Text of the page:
Making a movie like Dope should be easy. The premise is so simple as to be obvious, and it’s the type of concept that quickly will garner praise and accolades, ith the much-wanted descriptions like “uplifting” and “inspiring”. It’s a bulletproof idea, one that in the hands of even the most mediocre film maker, could generate some buzz and fill suburban multiplexes everywhere with people looking for another triumph-of-the-human-spirit project. A young black man, trapped in a low-income, crime-ridden environment, conquers the demons of his neighborhood and upbringing to get out of the ghetto and achieve his dream of going to college. Boom. Instant success.
Except that Dope isn’t that movie, not by a long shot. It’s so much more, and so much better for it.
Written and directed by Rick Famuyiwa, Dope focuses on high school student Malcolm (Shameik Moore Jr) and his two friends Diggy (Kiersey Clemons) and Jib (Tony Revolori). Malcolm is a young hood kid struggling to get out, and the film is — in a roundabout fashion — about his ongoing efforts to get into Harvard and out of his hometown of Inglewood, CA. But Malcolm is also a kid obsessed with 90’s hip hop, in both music and style, and he and his friend are in a pop-punk band struggling to be heard. He’s got a crush on neighborhood girl Nakia, (Zoe Kravitz), but she has her own personal baggage and drama, not the least of which is a complicated relationship with Dom (rapper A$AP Rocky), a local gang leader. After a brief interaction with the intimidating, yet surprisingly intelligent Dom, Malcolm and friends are invited a to a party that erupts into violence. Long story short, Malcolm ends up holding a mess of drugs that he has to find a way to get rid of without angering either of a pair of opposing drug dealers, while also making his way to a college interview, trying to make time with Nakia, and just generally staying alive.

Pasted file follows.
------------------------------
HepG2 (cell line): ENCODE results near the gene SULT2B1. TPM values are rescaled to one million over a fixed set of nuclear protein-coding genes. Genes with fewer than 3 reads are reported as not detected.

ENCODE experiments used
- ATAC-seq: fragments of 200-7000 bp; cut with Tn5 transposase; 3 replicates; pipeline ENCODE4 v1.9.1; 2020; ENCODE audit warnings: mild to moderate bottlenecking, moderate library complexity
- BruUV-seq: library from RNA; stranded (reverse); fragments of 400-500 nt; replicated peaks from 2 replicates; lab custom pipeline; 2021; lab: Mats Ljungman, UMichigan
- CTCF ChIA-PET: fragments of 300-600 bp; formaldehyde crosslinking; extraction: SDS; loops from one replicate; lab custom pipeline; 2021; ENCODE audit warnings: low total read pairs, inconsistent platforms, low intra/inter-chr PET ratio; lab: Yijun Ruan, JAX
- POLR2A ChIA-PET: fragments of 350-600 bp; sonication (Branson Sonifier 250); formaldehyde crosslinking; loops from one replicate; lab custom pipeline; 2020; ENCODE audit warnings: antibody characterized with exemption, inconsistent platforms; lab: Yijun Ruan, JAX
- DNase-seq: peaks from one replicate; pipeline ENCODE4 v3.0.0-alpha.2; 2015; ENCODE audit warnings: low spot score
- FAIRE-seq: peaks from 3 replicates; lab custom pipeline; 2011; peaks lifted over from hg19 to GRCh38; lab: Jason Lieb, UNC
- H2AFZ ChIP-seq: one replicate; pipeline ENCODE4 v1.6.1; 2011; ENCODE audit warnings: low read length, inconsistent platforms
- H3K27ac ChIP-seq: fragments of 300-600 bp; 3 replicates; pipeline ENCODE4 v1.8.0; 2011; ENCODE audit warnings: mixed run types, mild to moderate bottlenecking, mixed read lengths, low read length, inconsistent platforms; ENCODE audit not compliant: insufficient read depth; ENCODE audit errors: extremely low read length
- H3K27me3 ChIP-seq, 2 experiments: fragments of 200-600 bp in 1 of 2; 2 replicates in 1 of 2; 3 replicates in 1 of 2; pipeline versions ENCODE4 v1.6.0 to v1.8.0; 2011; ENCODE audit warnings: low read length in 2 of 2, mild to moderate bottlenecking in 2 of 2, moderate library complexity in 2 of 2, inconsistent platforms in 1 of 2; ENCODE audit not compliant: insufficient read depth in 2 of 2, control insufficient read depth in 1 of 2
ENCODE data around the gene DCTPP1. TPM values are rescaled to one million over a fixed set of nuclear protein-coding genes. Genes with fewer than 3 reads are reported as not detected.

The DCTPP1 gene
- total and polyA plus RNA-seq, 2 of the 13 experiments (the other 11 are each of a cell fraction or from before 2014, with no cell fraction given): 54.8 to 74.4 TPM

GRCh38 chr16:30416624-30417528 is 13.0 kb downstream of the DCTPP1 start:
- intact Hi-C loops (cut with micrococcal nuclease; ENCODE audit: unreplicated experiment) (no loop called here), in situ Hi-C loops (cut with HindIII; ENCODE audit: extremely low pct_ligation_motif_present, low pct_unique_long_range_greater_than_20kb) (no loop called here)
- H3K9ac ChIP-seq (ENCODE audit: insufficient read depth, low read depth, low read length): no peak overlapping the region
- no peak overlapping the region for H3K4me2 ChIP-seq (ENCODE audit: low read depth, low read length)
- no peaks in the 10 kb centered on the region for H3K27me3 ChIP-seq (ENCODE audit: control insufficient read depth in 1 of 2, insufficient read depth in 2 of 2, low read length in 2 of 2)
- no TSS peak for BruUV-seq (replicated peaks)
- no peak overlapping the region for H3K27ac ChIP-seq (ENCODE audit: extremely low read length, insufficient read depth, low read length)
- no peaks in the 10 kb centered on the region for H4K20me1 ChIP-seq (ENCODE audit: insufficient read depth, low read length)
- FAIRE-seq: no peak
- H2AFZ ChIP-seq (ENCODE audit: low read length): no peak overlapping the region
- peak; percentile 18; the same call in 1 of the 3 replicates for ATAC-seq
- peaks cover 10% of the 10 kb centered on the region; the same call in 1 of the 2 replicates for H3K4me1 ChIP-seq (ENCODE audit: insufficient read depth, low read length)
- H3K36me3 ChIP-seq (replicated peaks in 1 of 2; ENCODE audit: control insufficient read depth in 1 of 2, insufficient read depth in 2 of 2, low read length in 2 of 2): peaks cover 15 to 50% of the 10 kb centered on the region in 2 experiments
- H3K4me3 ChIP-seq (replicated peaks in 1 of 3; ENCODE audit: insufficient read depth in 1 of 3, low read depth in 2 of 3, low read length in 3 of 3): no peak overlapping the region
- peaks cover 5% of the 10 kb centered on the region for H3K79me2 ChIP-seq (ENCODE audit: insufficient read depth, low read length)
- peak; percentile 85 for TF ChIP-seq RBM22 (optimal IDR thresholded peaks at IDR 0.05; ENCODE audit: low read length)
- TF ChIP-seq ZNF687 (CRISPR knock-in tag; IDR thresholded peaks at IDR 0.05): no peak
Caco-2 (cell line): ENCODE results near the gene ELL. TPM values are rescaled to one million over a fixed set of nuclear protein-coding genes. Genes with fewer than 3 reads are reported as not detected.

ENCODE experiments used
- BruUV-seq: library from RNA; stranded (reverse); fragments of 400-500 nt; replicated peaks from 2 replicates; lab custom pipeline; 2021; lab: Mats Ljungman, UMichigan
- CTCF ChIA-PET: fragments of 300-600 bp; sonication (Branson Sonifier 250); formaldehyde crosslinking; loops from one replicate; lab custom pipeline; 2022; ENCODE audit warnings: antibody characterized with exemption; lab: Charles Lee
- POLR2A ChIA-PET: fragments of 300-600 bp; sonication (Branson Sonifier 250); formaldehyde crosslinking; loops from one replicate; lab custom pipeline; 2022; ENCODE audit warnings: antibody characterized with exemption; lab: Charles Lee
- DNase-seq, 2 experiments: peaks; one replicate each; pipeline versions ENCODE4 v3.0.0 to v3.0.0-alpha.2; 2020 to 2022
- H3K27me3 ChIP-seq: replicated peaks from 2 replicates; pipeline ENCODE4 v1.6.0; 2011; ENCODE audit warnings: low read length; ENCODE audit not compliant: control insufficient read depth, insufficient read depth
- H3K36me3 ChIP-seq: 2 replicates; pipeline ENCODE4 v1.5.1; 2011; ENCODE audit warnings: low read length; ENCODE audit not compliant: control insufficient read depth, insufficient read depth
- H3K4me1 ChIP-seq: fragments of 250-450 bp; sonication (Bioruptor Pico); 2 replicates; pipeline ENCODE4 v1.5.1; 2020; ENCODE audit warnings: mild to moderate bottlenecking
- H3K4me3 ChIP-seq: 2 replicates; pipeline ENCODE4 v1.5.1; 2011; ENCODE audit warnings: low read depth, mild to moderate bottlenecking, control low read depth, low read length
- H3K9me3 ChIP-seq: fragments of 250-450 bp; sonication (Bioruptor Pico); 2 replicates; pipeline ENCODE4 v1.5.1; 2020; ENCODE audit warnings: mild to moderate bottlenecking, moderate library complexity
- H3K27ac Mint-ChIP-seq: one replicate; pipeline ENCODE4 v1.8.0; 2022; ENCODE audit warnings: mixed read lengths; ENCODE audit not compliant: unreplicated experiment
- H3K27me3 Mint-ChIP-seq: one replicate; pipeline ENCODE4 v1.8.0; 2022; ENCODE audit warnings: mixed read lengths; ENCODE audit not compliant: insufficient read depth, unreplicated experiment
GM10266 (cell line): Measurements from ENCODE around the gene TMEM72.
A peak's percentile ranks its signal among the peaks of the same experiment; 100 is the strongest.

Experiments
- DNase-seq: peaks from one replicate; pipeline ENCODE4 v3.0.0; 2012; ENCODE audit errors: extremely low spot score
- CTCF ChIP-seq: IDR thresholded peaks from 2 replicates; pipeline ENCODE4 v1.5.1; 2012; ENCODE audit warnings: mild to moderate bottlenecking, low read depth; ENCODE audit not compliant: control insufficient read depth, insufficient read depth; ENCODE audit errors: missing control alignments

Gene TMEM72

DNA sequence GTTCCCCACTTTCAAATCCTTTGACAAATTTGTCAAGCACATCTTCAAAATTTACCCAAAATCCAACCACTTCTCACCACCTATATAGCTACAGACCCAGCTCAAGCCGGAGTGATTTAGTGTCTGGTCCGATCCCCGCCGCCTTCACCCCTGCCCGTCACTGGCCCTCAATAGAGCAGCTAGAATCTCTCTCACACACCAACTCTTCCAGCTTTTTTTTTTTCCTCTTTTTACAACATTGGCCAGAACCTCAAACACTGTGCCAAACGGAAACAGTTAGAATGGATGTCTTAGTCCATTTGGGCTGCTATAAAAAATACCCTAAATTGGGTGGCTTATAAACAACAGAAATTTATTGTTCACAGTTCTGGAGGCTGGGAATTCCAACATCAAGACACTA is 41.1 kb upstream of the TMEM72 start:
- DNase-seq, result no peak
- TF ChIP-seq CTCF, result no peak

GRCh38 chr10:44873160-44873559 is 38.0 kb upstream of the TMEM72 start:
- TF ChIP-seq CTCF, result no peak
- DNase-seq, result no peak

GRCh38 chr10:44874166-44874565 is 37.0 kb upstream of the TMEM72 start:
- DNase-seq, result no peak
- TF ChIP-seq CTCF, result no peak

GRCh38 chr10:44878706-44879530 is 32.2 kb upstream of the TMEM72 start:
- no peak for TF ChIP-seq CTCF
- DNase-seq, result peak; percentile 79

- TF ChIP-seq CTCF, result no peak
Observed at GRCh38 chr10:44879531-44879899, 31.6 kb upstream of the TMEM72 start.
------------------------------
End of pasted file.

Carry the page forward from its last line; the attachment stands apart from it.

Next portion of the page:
Like I said, Dope isn’t that movie. Instead, it’s a smart, funny, inventive look at a coming-of-age tale, framed within a caper flick. It’s wild and weird and goofy, led by Malcolm in an unusually quiet, nuanced, steady tone regardless of the hijinks on the screen (though he does have his moments of craziness). It’s clearly a labor of love, and the project is backed by a variety of big names — producers and executive producers include Forrest Whitaker, Pharrell Williams, and Sean Combs. It’s got heart poured into it, and if Famuyiwa is guilty of anything, it’s having a little too much to say. The film’s tone is often frenetic and breathless, but there are so many ideas crammed into it that some often get lost in its hectic shuffle — elements of Malcolm’s relationship with Nakia are muddled at times, his rather charming rapport with his mother could have been fleshed out more, and the film has so many statements that it wants to make, that sometimes some of the voices are drowned out by the general din of the story.
Yet if the film’s greatest sin is a reach that exceeds its grasp, its greatest strength is its determination to say the hell with it, and reach for the stars anyway. Dope isn’t just a hilarious, madcap, oddly John-Hughesian take on inner city life. It’s also smart and wickedly sharp, a biting critique of the way we look at black youth, at education, at music and life in general. It’s often an excoriating examination of what larger society thinks “black culture” is, and it breaks open that shell of mislabeling and misunderstanding and dumps its truths onto the floor for all to see. The characters are so much more than the basic archetypes they would be in any other film, and it’s helped by the fact that the casting is absolutely fantastic. The three young leads are engaging, witty, smart and fun — of particular note is Malcolm’s friend Diggy, who in addition to dealing with the problems of upbringing and background, is also a lesbian in a Southern Baptist family. She’s often the highlight — her ongoing rage-war with their white stoner friend over his casual use of “ni**er” does a brilliant, succinct job of putting that particular debate to bed. More importantly, they’re written as fully-fleshed people, each with a personal story tied into their circumstances that affects their decisions throughout the film, making them each unique in their own right.
There’s so much more in there — a great performance by Rocky as Dom, played with equal parts quiet intelligence and merciless viciousness, a fascinating examination of what we expect of black youth versus what they are and want, and a subtle, non-glamorized (but also not exploitive) look at the daily perils that young inner city kids face (a line about someone needing to develop an update for the Waze navigation app that includes “hood traps” is a bittersweet joke). There’s even a discourse on modern technology (those of you that don’t understand bitcoins might finally get the gist). It’s backed by an absolutely killer soundtrack, with each track matched perfectly to its scene. It’s an ambitious, rambunctious, wildly inconsistent and often messy film that needs some parts trimmed and others expanded. But it doesn’t matter. Dope has enough wonder and brilliance, ambition and humor, and perhaps most of all love in it to easily outweigh its flaws.